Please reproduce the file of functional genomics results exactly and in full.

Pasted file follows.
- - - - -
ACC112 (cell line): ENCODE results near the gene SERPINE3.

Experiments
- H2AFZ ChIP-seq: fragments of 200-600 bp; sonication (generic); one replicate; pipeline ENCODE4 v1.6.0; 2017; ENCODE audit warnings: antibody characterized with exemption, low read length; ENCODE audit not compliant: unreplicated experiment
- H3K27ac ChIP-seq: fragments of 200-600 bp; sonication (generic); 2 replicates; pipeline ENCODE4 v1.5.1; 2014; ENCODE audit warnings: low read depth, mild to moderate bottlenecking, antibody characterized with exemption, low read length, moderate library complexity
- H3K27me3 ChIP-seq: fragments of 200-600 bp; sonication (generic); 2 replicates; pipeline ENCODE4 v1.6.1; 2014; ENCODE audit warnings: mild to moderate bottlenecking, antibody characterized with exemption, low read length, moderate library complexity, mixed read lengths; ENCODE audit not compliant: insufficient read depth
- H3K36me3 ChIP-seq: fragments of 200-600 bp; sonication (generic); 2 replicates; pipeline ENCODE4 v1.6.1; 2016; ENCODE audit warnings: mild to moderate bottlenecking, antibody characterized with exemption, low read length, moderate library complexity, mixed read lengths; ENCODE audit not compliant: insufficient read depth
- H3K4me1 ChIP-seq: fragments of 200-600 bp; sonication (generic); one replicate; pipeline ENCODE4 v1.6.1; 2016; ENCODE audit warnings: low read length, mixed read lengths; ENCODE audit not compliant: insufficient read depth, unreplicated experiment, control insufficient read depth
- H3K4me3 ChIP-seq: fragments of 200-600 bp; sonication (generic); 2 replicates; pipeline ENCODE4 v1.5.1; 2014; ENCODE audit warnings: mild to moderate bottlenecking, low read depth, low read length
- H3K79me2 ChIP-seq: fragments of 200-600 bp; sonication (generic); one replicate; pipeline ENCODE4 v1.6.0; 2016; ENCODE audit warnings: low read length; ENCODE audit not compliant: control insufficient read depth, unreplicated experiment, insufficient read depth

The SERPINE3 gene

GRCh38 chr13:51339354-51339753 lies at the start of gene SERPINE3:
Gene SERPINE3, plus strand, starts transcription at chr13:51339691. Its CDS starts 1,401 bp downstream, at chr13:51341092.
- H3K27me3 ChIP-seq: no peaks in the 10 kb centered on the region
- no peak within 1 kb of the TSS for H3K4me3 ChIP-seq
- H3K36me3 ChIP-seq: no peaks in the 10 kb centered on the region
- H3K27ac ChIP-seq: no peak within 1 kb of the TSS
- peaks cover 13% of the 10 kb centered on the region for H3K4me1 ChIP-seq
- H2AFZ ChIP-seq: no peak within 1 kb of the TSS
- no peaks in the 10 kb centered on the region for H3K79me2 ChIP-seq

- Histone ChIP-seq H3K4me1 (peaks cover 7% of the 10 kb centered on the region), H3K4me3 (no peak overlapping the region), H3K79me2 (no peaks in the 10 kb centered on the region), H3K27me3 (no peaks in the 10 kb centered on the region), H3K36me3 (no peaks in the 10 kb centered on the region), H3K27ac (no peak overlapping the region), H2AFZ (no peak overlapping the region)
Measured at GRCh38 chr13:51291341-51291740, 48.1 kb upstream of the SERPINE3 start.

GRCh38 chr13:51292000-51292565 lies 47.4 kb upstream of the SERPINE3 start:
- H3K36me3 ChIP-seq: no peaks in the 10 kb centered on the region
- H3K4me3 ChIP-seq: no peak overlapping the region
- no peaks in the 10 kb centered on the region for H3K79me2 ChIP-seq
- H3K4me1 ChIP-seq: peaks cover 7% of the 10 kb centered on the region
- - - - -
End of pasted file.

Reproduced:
ACC112 (cell line): ENCODE results near the gene SERPINE3.

Experiments
- H2AFZ ChIP-seq: fragments of 200-600 bp; sonication (generic); one replicate; pipeline ENCODE4 v1.6.0; 2017; ENCODE audit warnings: antibody characterized with exemption, low read length; ENCODE audit not compliant: unreplicated experiment
- H3K27ac ChIP-seq: fragments of 200-600 bp; sonication (generic); 2 replicates; pipeline ENCODE4 v1.5.1; 2014; ENCODE audit warnings: low read depth, mild to moderate bottlenecking, antibody characterized with exemption, low read length, moderate library complexity
- H3K27me3 ChIP-seq: fragments of 200-600 bp; sonication (generic); 2 replicates; pipeline ENCODE4 v1.6.1; 2014; ENCODE audit warnings: mild to moderate bottlenecking, antibody characterized with exemption, low read length, moderate library complexity, mixed read lengths; ENCODE audit not compliant: insufficient read depth
- H3K36me3 ChIP-seq: fragments of 200-600 bp; sonication (generic); 2 replicates; pipeline ENCODE4 v1.6.1; 2016; ENCODE audit warnings: mild to moderate bottlenecking, antibody characterized with exemption, low read length, moderate library complexity, mixed read lengths; ENCODE audit not compliant: insufficient read depth
- H3K4me1 ChIP-seq: fragments of 200-600 bp; sonication (generic); one replicate; pipeline ENCODE4 v1.6.1; 2016; ENCODE audit warnings: low read length, mixed read lengths; ENCODE audit not compliant: insufficient read depth, unreplicated experiment, control insufficient read depth
- H3K4me3 ChIP-seq: fragments of 200-600 bp; sonication (generic); 2 replicates; pipeline ENCODE4 v1.5.1; 2014; ENCODE audit warnings: mild to moderate bottlenecking, low read depth, low read length
- H3K79me2 ChIP-seq: fragments of 200-600 bp; sonication (generic); one replicate; pipeline ENCODE4 v1.6.0; 2016; ENCODE audit warnings: low read length; ENCODE audit not compliant: control insufficient read depth, unreplicated experiment, insufficient read depth

The SERPINE3 gene

GRCh38 chr13:51339354-51339753 lies at the start of gene SERPINE3:
Gene SERPINE3, plus strand, starts transcription at chr13:51339691. Its CDS starts 1,401 bp downstream, at chr13:51341092.
- H3K27me3 ChIP-seq: no peaks in the 10 kb centered on the region
- no peak within 1 kb of the TSS for H3K4me3 ChIP-seq
- H3K36me3 ChIP-seq: no peaks in the 10 kb centered on the region
- H3K27ac ChIP-seq: no peak within 1 kb of the TSS
- peaks cover 13% of the 10 kb centered on the region for H3K4me1 ChIP-seq
- H2AFZ ChIP-seq: no peak within 1 kb of the TSS
- no peaks in the 10 kb centered on the region for H3K79me2 ChIP-seq

- Histone ChIP-seq H3K4me1 (peaks cover 7% of the 10 kb centered on the region), H3K4me3 (no peak overlapping the region), H3K79me2 (no peaks in the 10 kb centered on the region), H3K27me3 (no peaks in the 10 kb centered on the region), H3K36me3 (no peaks in the 10 kb centered on the region), H3K27ac (no peak overlapping the region), H2AFZ (no peak overlapping the region)
Measured at GRCh38 chr13:51291341-51291740, 48.1 kb upstream of the SERPINE3 start.

GRCh38 chr13:51292000-51292565 lies 47.4 kb upstream of the SERPINE3 start:
- H3K36me3 ChIP-seq: no peaks in the 10 kb centered on the region
- H3K4me3 ChIP-seq: no peak overlapping the region
- no peaks in the 10 kb centered on the region for H3K79me2 ChIP-seq
- H3K4me1 ChIP-seq: peaks cover 7% of the 10 kb centered on the region